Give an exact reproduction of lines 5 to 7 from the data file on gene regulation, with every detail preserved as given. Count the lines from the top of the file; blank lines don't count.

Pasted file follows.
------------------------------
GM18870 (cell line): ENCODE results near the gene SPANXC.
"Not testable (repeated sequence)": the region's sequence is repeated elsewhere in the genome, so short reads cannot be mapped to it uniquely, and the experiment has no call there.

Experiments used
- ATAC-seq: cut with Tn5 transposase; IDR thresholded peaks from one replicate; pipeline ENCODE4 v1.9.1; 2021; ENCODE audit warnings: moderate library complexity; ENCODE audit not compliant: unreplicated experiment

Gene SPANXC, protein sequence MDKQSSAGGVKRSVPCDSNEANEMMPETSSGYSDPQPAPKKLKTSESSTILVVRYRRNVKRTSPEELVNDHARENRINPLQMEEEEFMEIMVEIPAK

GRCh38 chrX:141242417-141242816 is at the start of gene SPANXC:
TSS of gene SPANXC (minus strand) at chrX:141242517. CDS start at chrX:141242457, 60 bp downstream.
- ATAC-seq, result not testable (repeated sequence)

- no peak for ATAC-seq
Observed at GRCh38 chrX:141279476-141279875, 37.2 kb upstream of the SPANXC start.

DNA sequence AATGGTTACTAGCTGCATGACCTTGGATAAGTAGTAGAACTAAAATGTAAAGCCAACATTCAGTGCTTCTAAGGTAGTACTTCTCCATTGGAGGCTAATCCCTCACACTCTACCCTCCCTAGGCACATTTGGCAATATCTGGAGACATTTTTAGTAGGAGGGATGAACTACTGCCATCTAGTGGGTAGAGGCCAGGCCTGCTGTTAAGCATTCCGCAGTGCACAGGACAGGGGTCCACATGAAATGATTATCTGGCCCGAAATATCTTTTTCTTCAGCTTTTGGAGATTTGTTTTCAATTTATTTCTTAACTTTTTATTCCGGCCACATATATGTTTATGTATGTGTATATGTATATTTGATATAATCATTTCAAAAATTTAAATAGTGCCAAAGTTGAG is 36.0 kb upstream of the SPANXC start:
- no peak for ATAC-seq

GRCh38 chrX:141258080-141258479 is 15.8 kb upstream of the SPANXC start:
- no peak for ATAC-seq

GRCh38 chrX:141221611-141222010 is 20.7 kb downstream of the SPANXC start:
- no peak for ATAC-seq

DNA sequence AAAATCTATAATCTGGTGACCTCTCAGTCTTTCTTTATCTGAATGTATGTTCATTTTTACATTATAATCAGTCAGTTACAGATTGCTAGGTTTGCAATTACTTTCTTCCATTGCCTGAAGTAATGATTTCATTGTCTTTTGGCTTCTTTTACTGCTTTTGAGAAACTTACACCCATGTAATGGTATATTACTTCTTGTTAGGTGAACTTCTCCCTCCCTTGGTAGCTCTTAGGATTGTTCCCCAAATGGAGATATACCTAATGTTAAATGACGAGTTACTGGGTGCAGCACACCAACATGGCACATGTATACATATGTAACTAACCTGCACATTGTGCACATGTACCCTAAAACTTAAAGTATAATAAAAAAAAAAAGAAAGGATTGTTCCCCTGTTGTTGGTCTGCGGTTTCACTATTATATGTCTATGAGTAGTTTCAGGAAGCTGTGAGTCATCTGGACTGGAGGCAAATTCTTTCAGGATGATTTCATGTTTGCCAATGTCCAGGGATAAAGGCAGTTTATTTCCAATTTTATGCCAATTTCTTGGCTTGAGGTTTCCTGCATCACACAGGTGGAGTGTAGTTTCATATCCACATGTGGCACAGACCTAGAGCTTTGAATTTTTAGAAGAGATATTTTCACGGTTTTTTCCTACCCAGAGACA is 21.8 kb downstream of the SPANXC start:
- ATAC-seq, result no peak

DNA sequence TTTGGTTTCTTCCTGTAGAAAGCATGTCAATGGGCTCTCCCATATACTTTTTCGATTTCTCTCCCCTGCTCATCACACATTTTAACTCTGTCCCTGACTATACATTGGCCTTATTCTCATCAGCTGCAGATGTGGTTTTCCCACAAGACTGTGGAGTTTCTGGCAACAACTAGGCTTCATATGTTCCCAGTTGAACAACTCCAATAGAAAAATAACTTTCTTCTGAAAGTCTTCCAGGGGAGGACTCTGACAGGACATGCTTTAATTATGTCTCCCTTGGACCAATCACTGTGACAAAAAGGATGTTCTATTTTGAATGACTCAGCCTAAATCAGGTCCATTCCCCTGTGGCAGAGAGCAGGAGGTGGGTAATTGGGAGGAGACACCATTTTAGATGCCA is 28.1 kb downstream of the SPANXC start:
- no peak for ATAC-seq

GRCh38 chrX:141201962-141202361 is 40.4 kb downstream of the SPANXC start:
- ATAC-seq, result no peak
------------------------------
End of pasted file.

Gene SPANXC, protein sequence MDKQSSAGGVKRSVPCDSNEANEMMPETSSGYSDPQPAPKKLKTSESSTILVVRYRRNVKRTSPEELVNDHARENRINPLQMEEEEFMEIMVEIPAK

GRCh38 chrX:141242417-141242816 is at the start of gene SPANXC:
TSS of gene SPANXC (minus strand) at chrX:141242517. CDS start at chrX:141242457, 60 bp downstream.